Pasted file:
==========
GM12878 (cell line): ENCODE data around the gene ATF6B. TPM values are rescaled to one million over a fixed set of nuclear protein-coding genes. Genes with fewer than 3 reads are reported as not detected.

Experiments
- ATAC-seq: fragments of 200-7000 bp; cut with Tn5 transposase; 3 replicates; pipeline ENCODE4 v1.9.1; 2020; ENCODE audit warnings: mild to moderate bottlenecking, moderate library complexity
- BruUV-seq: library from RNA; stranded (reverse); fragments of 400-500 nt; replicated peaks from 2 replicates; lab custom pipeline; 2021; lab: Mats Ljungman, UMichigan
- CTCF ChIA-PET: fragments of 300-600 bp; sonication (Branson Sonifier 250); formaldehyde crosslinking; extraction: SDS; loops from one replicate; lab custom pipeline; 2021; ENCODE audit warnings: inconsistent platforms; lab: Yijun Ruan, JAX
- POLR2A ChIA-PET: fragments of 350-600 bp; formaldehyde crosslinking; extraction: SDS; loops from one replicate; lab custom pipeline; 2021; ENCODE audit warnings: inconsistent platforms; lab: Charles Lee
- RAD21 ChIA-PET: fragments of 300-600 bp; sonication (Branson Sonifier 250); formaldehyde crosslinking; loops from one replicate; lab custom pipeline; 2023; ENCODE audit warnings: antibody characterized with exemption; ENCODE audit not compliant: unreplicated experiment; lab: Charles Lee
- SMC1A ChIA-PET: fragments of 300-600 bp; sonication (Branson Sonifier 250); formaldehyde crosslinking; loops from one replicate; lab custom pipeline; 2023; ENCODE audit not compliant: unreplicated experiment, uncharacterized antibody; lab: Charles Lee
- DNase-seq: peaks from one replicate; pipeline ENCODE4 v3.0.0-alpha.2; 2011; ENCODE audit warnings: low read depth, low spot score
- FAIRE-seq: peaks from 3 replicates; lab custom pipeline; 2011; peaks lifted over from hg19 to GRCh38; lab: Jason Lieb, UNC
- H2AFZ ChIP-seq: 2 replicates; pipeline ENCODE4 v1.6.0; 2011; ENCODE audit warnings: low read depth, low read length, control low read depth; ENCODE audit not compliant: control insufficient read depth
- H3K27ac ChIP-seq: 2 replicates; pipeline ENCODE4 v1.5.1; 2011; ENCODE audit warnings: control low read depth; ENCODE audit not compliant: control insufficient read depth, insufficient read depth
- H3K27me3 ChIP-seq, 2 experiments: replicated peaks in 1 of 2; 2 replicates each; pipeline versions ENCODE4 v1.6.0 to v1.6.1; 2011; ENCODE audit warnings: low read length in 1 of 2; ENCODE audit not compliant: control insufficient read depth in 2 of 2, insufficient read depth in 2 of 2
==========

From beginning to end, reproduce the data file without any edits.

GM12878 (cell line): ENCODE data around the gene ATF6B. TPM values are rescaled to one million over a fixed set of nuclear protein-coding genes. Genes with fewer than 3 reads are reported as not detected.

Experiments
- ATAC-seq: fragments of 200-7000 bp; cut with Tn5 transposase; 3 replicates; pipeline ENCODE4 v1.9.1; 2020; ENCODE audit warnings: mild to moderate bottlenecking, moderate library complexity
- BruUV-seq: library from RNA; stranded (reverse); fragments of 400-500 nt; replicated peaks from 2 replicates; lab custom pipeline; 2021; lab: Mats Ljungman, UMichigan
- CTCF ChIA-PET: fragments of 300-600 bp; sonication (Branson Sonifier 250); formaldehyde crosslinking; extraction: SDS; loops from one replicate; lab custom pipeline; 2021; ENCODE audit warnings: inconsistent platforms; lab: Yijun Ruan, JAX
- POLR2A ChIA-PET: fragments of 350-600 bp; formaldehyde crosslinking; extraction: SDS; loops from one replicate; lab custom pipeline; 2021; ENCODE audit warnings: inconsistent platforms; lab: Charles Lee
- RAD21 ChIA-PET: fragments of 300-600 bp; sonication (Branson Sonifier 250); formaldehyde crosslinking; loops from one replicate; lab custom pipeline; 2023; ENCODE audit warnings: antibody characterized with exemption; ENCODE audit not compliant: unreplicated experiment; lab: Charles Lee
- SMC1A ChIA-PET: fragments of 300-600 bp; sonication (Branson Sonifier 250); formaldehyde crosslinking; loops from one replicate; lab custom pipeline; 2023; ENCODE audit not compliant: unreplicated experiment, uncharacterized antibody; lab: Charles Lee
- DNase-seq: peaks from one replicate; pipeline ENCODE4 v3.0.0-alpha.2; 2011; ENCODE audit warnings: low read depth, low spot score
- FAIRE-seq: peaks from 3 replicates; lab custom pipeline; 2011; peaks lifted over from hg19 to GRCh38; lab: Jason Lieb, UNC
- H2AFZ ChIP-seq: 2 replicates; pipeline ENCODE4 v1.6.0; 2011; ENCODE audit warnings: low read depth, low read length, control low read depth; ENCODE audit not compliant: control insufficient read depth
- H3K27ac ChIP-seq: 2 replicates; pipeline ENCODE4 v1.5.1; 2011; ENCODE audit warnings: control low read depth; ENCODE audit not compliant: control insufficient read depth, insufficient read depth
- H3K27me3 ChIP-seq, 2 experiments: replicated peaks in 1 of 2; 2 replicates each; pipeline versions ENCODE4 v1.6.0 to v1.6.1; 2011; ENCODE audit warnings: low read length in 1 of 2; ENCODE audit not compliant: control insufficient read depth in 2 of 2, insufficient read depth in 2 of 2